One of the easiest pitfalls in Children's Ministry is trying to do everything yourself. Let's face it, you know what you're thinking and sometimes it can be tough to make others see what you are seeing in your own mind. But, trying to do everything is a recipe for disaster. If you really want to have an effective Children's Ministry, you need a team.
In my church, we have a Children's Ministry Council and I don't know what I would do without them. They are an invaluable resource. If you don't have a similar team, I highly suggest you build one. But, in order for your council, or team, to be effective, you need the right people on your team.
1) A huge part of what your council can give you is history. More than likely, you are the "new kid" at your church. Whether you have been there a few months or a few years, you are still the "newbie" compared to those who grew up in that church. So, connect with their memories to help guide you in new ideas. What worked well in the past? Why did it work? What was a huge flop? What made it fail? These are things that you simply can not know unless you were there. So tap into those resources and when building your team, make sure there is at least one person on it who has that historical knowledge.
2) Bring in someone from all the areas of your ministry. For me, I have representation for Nursery, Preschool, Sunday School teachers, and Volunteers. Your church might include Bus Ministry, Special Needs, Aftercare, or a myriad of other ministries. Just make sure each one is represented so that you do not accidentally leave any area out when you do your planning.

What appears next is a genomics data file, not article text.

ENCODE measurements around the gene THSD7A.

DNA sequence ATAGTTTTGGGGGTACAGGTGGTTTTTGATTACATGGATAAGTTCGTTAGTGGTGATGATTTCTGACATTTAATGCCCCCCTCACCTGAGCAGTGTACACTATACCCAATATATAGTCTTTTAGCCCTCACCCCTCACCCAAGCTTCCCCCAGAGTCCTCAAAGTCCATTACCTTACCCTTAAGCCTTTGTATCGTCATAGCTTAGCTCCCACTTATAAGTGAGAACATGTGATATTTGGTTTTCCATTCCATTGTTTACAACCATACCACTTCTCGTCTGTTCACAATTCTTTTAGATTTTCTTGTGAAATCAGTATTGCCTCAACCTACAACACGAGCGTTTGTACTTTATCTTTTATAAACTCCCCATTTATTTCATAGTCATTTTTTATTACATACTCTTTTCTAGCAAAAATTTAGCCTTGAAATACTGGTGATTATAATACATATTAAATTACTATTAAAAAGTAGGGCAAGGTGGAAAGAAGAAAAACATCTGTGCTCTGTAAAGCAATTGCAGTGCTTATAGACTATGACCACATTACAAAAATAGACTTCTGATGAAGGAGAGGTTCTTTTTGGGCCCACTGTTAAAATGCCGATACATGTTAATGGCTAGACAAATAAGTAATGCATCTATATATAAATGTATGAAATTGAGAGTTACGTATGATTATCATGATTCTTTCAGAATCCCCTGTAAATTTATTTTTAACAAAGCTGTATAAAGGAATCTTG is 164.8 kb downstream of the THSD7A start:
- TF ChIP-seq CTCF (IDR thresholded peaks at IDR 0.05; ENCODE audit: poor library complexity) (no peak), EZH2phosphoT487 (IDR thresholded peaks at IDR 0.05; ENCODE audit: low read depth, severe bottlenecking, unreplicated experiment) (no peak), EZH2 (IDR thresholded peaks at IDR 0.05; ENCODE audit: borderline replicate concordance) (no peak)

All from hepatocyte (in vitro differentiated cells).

3) If you can, include someone who is especially creative. At one church, there was a young lady in the congregation who was incredibly artistic. She did not generally work in the Children's Department, but she was on my council because she gave us much needed input when we were trying to design themes or sets.
4) Involve at least one parent in your Council. When you are planning events, it can be easy to get caught up in what is going on at the church, but it is important to know what is going on in the life of the families as well. A parent can give you feedback about upcoming school events that might conflict or, and perhaps this is most important, help you to reign in your plans if you are trying to plan too much. You want to provide ample opportunities for your families, but you don't want to overwhelm them.
It is important to note that these council members can overlap in what they represent. For example, on my current council, I have 6 people plus myself, and they represent all the areas I mentioned above because they are involved in more than one area. At least three grew up in the church, all volunteer in various services, one teaches Sunday School, one teaches Preschool, and two are parents. The council doesn't have to be large to cover all the bases.
Once you have your council, use them. Don't make big decisions on your own unless it is absolutely necessary. I bring to my council all the activities for the upcoming year and we plan them together. They look at various VBS options and we choose together. The same goes for Christmas programs, or any big outreach event. If more than half my council is against an idea, we set it aside. We work as a team, and though, I am the leader, I never want to be seen as the Lone Ranger. After all, it is not MY Children's Department. It is OURS and it should be treated as such.
Build yourself a team that you can depend on and then watch how your ministry grows.